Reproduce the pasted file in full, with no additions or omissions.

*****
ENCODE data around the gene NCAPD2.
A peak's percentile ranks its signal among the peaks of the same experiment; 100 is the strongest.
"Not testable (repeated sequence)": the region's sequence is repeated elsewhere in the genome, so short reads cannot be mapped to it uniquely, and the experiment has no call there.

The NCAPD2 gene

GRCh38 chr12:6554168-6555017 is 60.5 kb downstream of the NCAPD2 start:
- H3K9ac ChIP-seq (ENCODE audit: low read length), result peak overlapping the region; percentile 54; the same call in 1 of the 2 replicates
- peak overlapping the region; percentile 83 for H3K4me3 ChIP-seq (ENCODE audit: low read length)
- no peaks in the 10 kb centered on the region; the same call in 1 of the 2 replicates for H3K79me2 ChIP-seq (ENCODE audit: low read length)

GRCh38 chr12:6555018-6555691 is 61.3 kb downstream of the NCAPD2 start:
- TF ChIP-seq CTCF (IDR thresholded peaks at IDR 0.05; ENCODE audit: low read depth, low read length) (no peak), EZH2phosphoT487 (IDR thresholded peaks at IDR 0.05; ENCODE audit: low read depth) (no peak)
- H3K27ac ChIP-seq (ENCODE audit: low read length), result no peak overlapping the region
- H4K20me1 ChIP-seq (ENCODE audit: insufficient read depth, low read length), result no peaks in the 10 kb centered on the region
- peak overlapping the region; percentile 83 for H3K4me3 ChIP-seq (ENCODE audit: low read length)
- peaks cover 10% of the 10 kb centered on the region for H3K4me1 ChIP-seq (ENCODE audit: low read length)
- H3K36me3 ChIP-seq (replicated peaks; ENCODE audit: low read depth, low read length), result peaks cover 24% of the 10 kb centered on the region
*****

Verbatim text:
ENCODE data around the gene NCAPD2.
A peak's percentile ranks its signal among the peaks of the same experiment; 100 is the strongest.
"Not testable (repeated sequence)": the region's sequence is repeated elsewhere in the genome, so short reads cannot be mapped to it uniquely, and the experiment has no call there.

The NCAPD2 gene

GRCh38 chr12:6554168-6555017 is 60.5 kb downstream of the NCAPD2 start:
- H3K9ac ChIP-seq (ENCODE audit: low read length), result peak overlapping the region; percentile 54; the same call in 1 of the 2 replicates
- peak overlapping the region; percentile 83 for H3K4me3 ChIP-seq (ENCODE audit: low read length)
- no peaks in the 10 kb centered on the region; the same call in 1 of the 2 replicates for H3K79me2 ChIP-seq (ENCODE audit: low read length)

GRCh38 chr12:6555018-6555691 is 61.3 kb downstream of the NCAPD2 start:
- TF ChIP-seq CTCF (IDR thresholded peaks at IDR 0.05; ENCODE audit: low read depth, low read length) (no peak), EZH2phosphoT487 (IDR thresholded peaks at IDR 0.05; ENCODE audit: low read depth) (no peak)
- H3K27ac ChIP-seq (ENCODE audit: low read length), result no peak overlapping the region
- H4K20me1 ChIP-seq (ENCODE audit: insufficient read depth, low read length), result no peaks in the 10 kb centered on the region
- peak overlapping the region; percentile 83 for H3K4me3 ChIP-seq (ENCODE audit: low read length)
- peaks cover 10% of the 10 kb centered on the region for H3K4me1 ChIP-seq (ENCODE audit: low read length)
- H3K36me3 ChIP-seq (replicated peaks; ENCODE audit: low read depth, low read length), result peaks cover 24% of the 10 kb centered on the region